With its capacity to attract hundreds to its gatherings it is clear that the idea of a new economics is taking root. It attracts a broad diversity of people spanning community economics interests, those working in the digital economy, co-operatives, academics and others engaged in social enterprise start-ups.
These were all represented at this year’s Brisbane conference, one of the highlights of which was the LETS fiesta and trading day organised by BrisLETS. Others included workshops by Robert Pekin and Emma Kate-Rose from Brisbane Food Connect, the hybrid-community supported agriculture enterprise linking Brisbane region farmers with Brisbane's urban eaters; Joshua Vial, one of the creators of the Enspiral Network in New Zealand that has grown to international influence; Brisbane Tool Library — unlike AirB&B and Uber an authentic model of the sharing economy; the Union Cooperative Society with its redevelopment plans for its Paddington property that will make it a social enterprise hub, and so many more.
So, what’s emerging from this drive for a new, better economy for Australia that is evident in the New Economy Network and beyond?
- a renewed interest in the co-operative model of shared ownership and livelihood creation, including the familiar member-owned food co-ops, worker-owned worker co-operatives, consumer and housing co-ops
- the adoption of the co-operative model and its mashing with digital platforms to create member-owned platform co-operatives
- the continued viability of community-trading, social credit systems like LETS and time banking
- a realisation that with perhaps more than 40-45 percent of present-day jobs to be replaced by software, artificial intelligence and other forms of automation by 2035 (some say sooner), a new model of economic life and livelihood creation, as well as a universal basic income is becoming urgent
- a realisation of how, with more than 30 percent of working people now trying to make a living as casuals, part-timers, project workers, consultants and in other financially insecure working arrangements, working life is increasing precarious (these workers constitute the ‘precariat’ thanks to their precarious and uncertain financial existence)
- a strong focus on ‘commoning’ to reclaim the public commons like public open space, public services, the internet, the atmosphere, water, the seas, land
- the presence of many in the open-source movement
- a willingness to grasp the potential of new technologies such as additive manufacturing (3D printing) and computer-numerically-controlled (CNC) machines
- a realisation of the value and practicality of peer-to-peer collaboration, co-operation and sharing.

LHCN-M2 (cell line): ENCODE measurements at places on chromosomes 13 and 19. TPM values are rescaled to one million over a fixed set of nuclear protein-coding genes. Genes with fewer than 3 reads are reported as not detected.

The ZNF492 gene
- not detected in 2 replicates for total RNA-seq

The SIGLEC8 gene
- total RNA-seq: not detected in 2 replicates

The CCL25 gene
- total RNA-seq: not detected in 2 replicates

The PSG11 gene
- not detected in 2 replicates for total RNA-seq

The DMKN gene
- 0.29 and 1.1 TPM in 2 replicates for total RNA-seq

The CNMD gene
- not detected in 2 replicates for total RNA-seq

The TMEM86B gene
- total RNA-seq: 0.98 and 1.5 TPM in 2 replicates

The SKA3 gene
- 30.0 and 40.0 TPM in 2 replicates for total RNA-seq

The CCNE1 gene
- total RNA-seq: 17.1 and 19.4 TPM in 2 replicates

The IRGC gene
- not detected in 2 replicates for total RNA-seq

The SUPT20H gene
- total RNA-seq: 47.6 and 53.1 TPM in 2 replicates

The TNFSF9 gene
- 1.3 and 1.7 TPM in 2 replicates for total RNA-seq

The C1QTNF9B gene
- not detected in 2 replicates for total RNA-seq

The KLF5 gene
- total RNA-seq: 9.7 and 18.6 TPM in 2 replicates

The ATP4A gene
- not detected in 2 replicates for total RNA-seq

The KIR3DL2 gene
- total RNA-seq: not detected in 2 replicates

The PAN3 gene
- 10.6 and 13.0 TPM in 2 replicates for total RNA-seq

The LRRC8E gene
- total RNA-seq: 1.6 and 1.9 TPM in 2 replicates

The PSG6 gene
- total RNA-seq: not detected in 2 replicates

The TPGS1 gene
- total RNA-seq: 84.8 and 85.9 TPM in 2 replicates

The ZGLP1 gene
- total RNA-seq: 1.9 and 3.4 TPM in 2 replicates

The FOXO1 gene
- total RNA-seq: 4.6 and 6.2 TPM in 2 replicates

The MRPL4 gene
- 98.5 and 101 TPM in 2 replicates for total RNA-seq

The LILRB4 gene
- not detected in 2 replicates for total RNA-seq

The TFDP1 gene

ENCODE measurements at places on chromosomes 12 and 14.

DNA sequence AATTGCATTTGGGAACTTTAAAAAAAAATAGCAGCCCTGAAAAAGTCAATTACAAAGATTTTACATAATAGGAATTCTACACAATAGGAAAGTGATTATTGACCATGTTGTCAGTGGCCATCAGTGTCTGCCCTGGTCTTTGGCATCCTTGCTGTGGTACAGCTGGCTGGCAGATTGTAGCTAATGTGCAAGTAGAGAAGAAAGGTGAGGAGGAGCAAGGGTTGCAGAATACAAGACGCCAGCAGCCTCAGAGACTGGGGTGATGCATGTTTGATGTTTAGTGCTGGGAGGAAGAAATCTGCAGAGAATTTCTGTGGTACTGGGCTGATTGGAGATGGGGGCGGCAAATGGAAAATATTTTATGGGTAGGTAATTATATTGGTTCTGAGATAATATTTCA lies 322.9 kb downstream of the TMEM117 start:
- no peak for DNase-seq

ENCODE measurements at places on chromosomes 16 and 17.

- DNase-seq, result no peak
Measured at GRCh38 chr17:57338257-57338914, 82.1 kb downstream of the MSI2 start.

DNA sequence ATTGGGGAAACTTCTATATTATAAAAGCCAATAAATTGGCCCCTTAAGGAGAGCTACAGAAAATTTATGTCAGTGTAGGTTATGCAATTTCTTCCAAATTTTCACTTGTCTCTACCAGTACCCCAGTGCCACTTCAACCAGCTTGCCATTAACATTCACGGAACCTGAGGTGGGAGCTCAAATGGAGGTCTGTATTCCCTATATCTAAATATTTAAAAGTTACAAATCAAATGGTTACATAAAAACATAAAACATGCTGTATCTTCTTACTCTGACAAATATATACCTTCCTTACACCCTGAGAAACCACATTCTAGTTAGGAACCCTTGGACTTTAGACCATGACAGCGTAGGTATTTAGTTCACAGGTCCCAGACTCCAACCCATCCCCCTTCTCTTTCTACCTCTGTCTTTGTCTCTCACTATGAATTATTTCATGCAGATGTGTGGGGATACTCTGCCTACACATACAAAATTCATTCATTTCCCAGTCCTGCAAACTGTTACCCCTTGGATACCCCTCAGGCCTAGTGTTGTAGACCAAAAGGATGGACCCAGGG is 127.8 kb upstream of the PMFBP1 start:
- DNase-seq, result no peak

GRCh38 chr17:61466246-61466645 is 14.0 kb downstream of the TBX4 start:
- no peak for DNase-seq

And… food, too
The strong interest in food and food systems at the Brisbane conference was largely absent from last year’s Sydney event.
The presence of people from Brisbane Food Connect and others active in food system issues, such as Sustain’s Nick Rose from Melbourne, stimulated discussion around food issues. Joel Orchard from Byron Bay, a small-scale market gardener selling to the local community, founder of Future Feeders and a catalyst for new ideas at Mullumbimby Community Garden brought practical know-how to conference workshops.
A parallel stream, a new commonwealth
The breadth of interest in this new economy idea offers a parallel stream compatible with permaculture that in some respects furthers the work started by permaculture in the 1980s. Both are based on the knowledge that the economic system of contemporary capitalism is fading but that the old solutions like big-state socialism offer little by way of a community-focused and adaptable future.
Add up of these new trends and you get the idea of the Co-operative Commonwealth. ‘Co-operative’ because — just as the permaculture aphorism ‘co-operation rather than competition’ goes — co-operatives are a proven structure for member-owned enterprise in Australia and are seen as a way forward, including when blended with digital, online systems. ’Commonwealth’, because the ideas suggest that the holding of a nation’s wealth in common by its citizens rather than being corralled into the hidden coffers of a numerically small economic and political elite is a fairer and better way of creating opportunity and doing economics.
So, how does the permaculture movement build bridges with the new economics movement? What are our commonalities where we can work together?
More on a better economics for our common future:
On the food frontline: seminar highlights growing challenge of food insecurity
The Community Food Movement: Seven big challenges